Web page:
Report says property prices in Singapore led to Malaysia property bubble

By Nicel Jane Avellana

Nov 19, 2013 10:02 PM EST

The four-year property boom in Singapore has spilled over to Malaysia where foreigners are now flocking to buy homes, according to a Bloomberg report. The report cites the 45-minute commute that lawyer Chris Metcalf has to do each day from Iskandar in Malaysia to Singapore where he works at Clyde & Co. Metcalf said he moved in Iskandar after realizing that it was not possible to live in Singapore on his salary with four kids. He told Bloomberg, ""It's too expensive to live in Singapore. We're selling a house in the U.K. and when we do we'll consider buying in Malaysia because it's definitely better value."

Home prices in Malaysia have gone up as a result of the spillover. Citing data from Knight Frank, a property broker, the report said home prices in Horizon Hills in Malaysia have increased nearly three times in the past five years with the escalation of foreign buying. Metcalf lives in Horizon Hills.

The Malaysian government is now trying to prevent a real estate bust and calming the locals who have complained that it had become impossible for them to afford a home in their country. Prime Minister Najib Razak increased to twice the minimum amount for foreigners wishing to purchase a property in Malaysia in last month's budget. He also increased the capital gains tax to 30% on the properties that foreigners will sell in five years. The report also said that local governments in the Johor and Penang states are mulling on imposing more taxes for foreigners who wish to buy real estate.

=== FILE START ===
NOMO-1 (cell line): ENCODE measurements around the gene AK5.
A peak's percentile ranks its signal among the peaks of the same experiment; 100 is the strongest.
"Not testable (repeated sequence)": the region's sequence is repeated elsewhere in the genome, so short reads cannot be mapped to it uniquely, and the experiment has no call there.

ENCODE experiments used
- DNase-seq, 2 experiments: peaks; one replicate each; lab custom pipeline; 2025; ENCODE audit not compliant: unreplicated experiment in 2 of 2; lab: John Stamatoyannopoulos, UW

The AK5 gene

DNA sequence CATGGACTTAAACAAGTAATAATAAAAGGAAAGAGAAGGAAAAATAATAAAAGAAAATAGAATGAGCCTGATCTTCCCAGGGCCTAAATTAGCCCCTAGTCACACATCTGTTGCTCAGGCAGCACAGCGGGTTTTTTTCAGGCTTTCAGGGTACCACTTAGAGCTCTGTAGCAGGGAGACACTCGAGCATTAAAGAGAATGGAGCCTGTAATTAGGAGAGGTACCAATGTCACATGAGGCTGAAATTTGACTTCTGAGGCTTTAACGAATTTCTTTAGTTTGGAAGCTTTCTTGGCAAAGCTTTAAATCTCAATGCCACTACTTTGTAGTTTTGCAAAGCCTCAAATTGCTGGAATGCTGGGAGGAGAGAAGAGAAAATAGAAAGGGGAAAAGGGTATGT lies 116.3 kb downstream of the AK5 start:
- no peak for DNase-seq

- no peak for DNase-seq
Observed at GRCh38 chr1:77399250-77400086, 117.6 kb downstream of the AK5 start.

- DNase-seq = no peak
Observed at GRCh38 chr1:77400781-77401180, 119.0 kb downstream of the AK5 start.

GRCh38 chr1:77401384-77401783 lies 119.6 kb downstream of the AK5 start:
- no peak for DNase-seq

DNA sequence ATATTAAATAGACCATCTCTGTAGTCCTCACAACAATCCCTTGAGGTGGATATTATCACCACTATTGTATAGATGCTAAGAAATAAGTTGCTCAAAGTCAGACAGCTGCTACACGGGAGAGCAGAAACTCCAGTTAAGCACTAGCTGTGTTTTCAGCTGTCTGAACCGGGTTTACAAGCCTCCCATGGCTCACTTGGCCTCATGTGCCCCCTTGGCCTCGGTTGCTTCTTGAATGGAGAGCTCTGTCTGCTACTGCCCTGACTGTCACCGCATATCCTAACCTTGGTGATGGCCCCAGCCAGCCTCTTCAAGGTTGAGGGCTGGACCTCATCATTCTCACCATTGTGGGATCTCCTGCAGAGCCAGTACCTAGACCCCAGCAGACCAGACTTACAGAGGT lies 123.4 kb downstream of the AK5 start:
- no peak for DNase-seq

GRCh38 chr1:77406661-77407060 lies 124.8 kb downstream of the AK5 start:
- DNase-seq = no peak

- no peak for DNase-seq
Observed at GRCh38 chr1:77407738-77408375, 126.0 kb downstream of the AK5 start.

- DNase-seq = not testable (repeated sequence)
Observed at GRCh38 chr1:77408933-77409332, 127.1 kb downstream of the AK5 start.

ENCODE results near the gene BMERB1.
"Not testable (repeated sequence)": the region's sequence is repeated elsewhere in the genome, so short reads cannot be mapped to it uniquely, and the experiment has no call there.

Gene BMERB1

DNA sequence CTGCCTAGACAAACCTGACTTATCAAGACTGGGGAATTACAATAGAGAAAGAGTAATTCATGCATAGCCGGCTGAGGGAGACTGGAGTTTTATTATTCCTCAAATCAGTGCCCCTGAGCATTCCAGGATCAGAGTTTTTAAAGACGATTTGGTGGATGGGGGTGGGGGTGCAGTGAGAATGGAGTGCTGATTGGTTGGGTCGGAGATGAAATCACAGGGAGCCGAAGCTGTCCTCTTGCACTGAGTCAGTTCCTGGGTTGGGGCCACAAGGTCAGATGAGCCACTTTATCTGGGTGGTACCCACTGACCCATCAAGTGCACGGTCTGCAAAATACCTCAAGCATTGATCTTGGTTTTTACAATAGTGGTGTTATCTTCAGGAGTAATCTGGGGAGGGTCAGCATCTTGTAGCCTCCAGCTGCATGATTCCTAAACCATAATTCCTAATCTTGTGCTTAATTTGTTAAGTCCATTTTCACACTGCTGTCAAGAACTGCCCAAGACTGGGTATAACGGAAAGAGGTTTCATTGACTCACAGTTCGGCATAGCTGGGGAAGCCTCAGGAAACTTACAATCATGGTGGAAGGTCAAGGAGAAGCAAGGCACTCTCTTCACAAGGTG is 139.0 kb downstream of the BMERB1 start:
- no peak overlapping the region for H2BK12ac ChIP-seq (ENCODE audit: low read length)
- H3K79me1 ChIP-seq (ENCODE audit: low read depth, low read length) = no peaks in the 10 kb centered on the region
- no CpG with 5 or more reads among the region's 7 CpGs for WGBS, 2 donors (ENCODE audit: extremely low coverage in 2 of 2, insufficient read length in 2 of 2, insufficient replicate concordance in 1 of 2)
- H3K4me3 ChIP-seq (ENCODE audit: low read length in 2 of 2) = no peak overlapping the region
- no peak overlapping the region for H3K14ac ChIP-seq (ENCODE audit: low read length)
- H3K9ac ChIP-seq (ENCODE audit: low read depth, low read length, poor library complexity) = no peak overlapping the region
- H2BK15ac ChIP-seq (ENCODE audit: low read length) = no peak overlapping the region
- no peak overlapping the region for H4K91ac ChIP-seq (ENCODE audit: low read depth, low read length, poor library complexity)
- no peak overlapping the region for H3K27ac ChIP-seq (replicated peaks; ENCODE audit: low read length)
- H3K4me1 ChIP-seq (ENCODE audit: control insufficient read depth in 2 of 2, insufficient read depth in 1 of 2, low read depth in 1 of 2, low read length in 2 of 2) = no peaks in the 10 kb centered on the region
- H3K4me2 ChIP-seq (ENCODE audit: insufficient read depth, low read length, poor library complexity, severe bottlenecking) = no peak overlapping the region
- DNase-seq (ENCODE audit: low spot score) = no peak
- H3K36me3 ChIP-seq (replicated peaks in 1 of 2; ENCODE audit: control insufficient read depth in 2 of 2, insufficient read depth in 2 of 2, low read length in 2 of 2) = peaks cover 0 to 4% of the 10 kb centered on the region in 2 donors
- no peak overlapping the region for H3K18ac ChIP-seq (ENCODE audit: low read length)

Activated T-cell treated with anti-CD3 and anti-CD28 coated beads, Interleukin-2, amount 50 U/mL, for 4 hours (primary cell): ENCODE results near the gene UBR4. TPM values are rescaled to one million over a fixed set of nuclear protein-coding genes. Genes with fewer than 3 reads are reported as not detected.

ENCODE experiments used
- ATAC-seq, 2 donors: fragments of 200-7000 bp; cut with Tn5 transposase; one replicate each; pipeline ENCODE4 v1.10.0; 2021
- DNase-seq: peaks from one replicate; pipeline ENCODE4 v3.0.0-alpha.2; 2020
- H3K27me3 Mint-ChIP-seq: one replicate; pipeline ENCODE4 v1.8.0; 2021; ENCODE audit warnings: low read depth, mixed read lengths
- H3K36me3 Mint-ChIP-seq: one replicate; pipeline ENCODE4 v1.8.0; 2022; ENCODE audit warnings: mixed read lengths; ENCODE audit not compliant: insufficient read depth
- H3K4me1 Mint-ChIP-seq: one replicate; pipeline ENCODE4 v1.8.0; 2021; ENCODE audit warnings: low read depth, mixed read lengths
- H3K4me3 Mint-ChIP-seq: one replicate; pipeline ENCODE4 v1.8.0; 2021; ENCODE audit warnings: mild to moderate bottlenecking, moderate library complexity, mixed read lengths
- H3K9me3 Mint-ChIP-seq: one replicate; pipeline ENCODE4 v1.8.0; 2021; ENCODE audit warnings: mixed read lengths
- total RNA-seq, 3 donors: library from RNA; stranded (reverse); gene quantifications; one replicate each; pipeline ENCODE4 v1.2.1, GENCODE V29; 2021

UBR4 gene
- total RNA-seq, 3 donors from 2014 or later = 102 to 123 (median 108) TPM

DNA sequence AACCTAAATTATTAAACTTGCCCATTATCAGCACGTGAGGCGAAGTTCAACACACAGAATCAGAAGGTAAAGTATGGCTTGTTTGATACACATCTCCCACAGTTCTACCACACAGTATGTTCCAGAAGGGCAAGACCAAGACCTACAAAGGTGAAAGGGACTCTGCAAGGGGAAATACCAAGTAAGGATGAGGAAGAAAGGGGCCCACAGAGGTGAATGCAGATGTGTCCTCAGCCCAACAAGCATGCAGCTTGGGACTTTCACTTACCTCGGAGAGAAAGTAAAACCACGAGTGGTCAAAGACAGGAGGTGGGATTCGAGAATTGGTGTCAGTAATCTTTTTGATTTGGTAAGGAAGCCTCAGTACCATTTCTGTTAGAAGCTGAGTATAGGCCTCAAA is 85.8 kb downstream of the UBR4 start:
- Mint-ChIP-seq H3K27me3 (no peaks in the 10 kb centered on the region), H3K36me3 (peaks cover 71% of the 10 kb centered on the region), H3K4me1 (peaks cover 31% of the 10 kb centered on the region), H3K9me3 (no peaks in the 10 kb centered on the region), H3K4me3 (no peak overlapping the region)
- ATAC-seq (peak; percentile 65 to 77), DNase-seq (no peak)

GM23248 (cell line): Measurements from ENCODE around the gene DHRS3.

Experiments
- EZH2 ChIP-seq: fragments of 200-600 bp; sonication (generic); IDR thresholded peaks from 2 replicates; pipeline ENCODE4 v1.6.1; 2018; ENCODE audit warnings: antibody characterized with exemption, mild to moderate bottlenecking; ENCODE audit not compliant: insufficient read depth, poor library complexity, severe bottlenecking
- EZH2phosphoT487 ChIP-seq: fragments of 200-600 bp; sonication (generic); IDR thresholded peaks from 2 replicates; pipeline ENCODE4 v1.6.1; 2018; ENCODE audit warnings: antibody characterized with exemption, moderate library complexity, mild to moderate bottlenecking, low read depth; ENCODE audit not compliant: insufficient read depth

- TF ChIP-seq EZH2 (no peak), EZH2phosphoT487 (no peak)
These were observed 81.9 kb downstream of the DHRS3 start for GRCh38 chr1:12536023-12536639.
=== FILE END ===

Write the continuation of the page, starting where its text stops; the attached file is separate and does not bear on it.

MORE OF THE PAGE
Malaysia continues to attract property buyers from Singapore because of the difficulty of buying real estate in the island state. Knight Frank Asia Pacific Research Director Nicholas Holt told Bloomberg, "Malaysia has certainly been the recipient of a lot of Singaporean money since the tighter cooling measures here. Singaporeans probably top the list in terms of overseas buyers in Malaysia, most notably in Iskandar, but also in Kuala Lumpur and Penang."

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